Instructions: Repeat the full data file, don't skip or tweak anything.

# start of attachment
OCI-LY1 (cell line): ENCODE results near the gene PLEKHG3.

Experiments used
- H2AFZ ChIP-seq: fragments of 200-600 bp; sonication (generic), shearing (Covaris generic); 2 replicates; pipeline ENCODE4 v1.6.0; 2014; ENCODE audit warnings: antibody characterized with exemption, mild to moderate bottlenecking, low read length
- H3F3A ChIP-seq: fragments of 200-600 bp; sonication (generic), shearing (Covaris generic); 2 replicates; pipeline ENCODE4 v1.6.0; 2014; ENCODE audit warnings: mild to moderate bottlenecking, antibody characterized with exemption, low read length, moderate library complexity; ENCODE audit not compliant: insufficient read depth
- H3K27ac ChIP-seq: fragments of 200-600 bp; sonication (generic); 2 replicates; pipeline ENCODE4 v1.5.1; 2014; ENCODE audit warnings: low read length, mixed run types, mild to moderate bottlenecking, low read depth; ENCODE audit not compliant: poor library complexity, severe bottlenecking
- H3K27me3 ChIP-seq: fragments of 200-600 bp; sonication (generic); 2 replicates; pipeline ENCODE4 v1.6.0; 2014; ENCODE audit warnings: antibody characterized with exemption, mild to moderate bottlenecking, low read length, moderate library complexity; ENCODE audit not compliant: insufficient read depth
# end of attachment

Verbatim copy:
OCI-LY1 (cell line): ENCODE results near the gene PLEKHG3.

Experiments used
- H2AFZ ChIP-seq: fragments of 200-600 bp; sonication (generic), shearing (Covaris generic); 2 replicates; pipeline ENCODE4 v1.6.0; 2014; ENCODE audit warnings: antibody characterized with exemption, mild to moderate bottlenecking, low read length
- H3F3A ChIP-seq: fragments of 200-600 bp; sonication (generic), shearing (Covaris generic); 2 replicates; pipeline ENCODE4 v1.6.0; 2014; ENCODE audit warnings: mild to moderate bottlenecking, antibody characterized with exemption, low read length, moderate library complexity; ENCODE audit not compliant: insufficient read depth
- H3K27ac ChIP-seq: fragments of 200-600 bp; sonication (generic); 2 replicates; pipeline ENCODE4 v1.5.1; 2014; ENCODE audit warnings: low read length, mixed run types, mild to moderate bottlenecking, low read depth; ENCODE audit not compliant: poor library complexity, severe bottlenecking
- H3K27me3 ChIP-seq: fragments of 200-600 bp; sonication (generic); 2 replicates; pipeline ENCODE4 v1.6.0; 2014; ENCODE audit warnings: antibody characterized with exemption, mild to moderate bottlenecking, low read length, moderate library complexity; ENCODE audit not compliant: insufficient read depth